Art, from Ice to Fire

Some new artwork for you, scavenged from my last bout of ego-surfing, because I’m holding off on fiblets until I have something to actually announce; and because any comments I’d make on the ongoing immolation of tar-sands boomtown Fort McMurray by (increasingly less-unseasonable) forest fire activity would be so laden with irony as to be insensitive to the 88,000 who’ve had to flee.

So let’s stick with self-absorption for the mo.

First up, Dmitriy Vishnev’s absolutely glorious rendering of “The Things”, which is going onto the cover of Beyond the Rift‘s upcoming Russian edition:

BtR-DmitriyVishnevskiy

 

Followed by some Rifters fan art scraped from the web:

I don't know who "catchfiya" is, beyond an Australian artist, but man, I really like this: it's almost a stained-glass window of the Meltdown Madonna

I don’t know who “catchfiya” is, beyond an Australian artist, but man, I really like this: it’s almost a stained-glass window of the Meltdown Madonna

I know even less about Eric He, because I can't find any art site he might have set up (I screen-grabbed these off his twitter feed). Nice alien rendering of Lenie and her spirit-echinoderm.

I know even less about Eric He, because I can’t find any art site he might have set up (I screen-grabbed these next two off his twitter feed). Nice alien rendering of Lenie and her spirit-echinoderm.

Really original and evocative rifter aesthetic here. Obviously these guys have been down there for awhile. Love the mouth apparatus.

Really original and evocative rifter aesthetic here. Obviously these guys have been down there for awhile. Love the mouth apparatus.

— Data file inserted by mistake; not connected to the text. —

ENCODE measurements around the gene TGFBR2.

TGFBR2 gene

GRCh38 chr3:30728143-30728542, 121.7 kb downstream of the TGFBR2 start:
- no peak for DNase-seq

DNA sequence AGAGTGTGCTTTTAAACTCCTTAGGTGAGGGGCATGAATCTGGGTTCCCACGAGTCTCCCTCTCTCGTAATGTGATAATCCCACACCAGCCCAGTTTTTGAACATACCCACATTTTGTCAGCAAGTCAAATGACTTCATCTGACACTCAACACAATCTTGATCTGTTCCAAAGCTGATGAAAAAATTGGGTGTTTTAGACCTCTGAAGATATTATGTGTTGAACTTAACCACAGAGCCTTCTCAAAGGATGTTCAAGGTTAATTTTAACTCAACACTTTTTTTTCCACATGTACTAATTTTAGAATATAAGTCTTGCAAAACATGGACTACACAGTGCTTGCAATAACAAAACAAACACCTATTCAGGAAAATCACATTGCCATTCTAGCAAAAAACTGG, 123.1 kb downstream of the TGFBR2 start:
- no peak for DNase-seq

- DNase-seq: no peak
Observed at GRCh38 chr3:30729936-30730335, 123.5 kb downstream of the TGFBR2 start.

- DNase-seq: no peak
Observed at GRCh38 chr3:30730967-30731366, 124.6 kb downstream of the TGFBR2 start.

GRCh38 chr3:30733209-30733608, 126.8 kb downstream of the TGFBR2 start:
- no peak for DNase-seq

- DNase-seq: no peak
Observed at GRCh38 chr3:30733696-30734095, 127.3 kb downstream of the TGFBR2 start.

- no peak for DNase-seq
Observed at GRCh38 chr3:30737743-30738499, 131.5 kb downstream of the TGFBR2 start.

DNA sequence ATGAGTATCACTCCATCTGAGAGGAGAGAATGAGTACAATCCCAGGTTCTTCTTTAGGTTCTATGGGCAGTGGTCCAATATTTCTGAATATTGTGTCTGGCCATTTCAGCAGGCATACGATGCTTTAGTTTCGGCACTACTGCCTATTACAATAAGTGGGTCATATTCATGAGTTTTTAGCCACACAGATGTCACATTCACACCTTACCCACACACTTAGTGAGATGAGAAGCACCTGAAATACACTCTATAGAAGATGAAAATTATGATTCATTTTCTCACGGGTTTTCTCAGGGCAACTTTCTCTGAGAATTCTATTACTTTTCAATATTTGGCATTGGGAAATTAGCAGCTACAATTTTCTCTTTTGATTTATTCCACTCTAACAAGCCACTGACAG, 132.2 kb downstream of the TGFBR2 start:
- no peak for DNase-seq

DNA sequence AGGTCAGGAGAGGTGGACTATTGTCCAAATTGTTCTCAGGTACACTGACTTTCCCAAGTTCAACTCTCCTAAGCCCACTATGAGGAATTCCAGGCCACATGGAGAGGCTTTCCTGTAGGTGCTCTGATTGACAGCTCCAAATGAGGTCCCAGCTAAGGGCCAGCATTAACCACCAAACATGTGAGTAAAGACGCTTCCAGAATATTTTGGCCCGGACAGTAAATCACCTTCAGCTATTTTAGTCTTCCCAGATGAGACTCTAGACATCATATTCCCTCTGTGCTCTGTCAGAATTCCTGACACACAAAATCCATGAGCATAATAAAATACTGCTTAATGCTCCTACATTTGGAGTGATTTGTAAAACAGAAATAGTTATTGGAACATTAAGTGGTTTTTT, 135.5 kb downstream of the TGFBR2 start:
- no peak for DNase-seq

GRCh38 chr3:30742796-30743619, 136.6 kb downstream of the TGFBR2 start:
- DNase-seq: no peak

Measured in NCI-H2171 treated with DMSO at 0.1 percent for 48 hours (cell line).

(And of course, if either of these folks would rather that their stuff not be conscripted into service of the ‘crawl, I will take it down forthwith.)

Moving forward, through time: some Blindsight illos from a— shall we say a range of aesthetic perspectives.

I don't know whether these are real or not. They appear to be audiobook covers by Thomas Jaworsky, but if so no one's sent me any comp copies. Not that it matters. I like 'em anyway.

I don’t know whether these are real or not. They appear to be audiobook covers by Thomas Jaworsky, but if so no one’s sent me any comp copies.
Not that it matters. I like ’em anyway.

I don't even know where this came from. I don't know who did it. Whoever it was, we're probably both in some kind of copyright violation

I don’t even know where this came from. I don’t know who did it. Whoever it was, we’re probably both in some kind of copyright violation

I don’t even know where this came from. I don’t know who did it. Whoever it was, we’re probably both in some kind of copyright violation

And finally. Finally:

dan-ghiordanescu-watts2

Remember this guy? The guy who did all the awesome concept art for that ill-fated Sunflowers project?  Well, in between his recent travels around the world, Dan Ghiordanescu managed to squeeze out a couple new paintings— and I’m pretty much speechless at the preceding evocation of the following passage from “Giants”:

We fall towards ice. Ice falls towards fire. Both spill through the link and spread across the back of my skull in glorious terrifying first-person. Orders of magnitude aren’t empty abstractions in here: they’re life-size, you feel them in your gut. Surtr may be small to a textbook — at seven million kilometers across, it’s barely big enough to get into the giant’s club — but that doesn’t mean shit when you meet it face to face. That’s not a star out there: that’s the scorching edge of all creation, that’s heat-death incarnate. Its breath stinks of left-over lithium from the worlds it’s already devoured. And the dark blemish marching across its face isn’t just a planet. It’s a melting hellscape twice the size of Uranus, it’s frozen methane and liquid hydrogen and a core hot and heavy enough to bake diamonds. Already it’s coming apart before my eyes, any moons long since lost, the tattered remnants of a ring system shredding around it like a rotting halo. Storms boil across its face; aurorae flicker madly at both poles. A supercyclone pinwheels at the center of the dark side, fed by turbulent streamers fleeing from light into shadow. Its stares back at me like the eye of a blind god.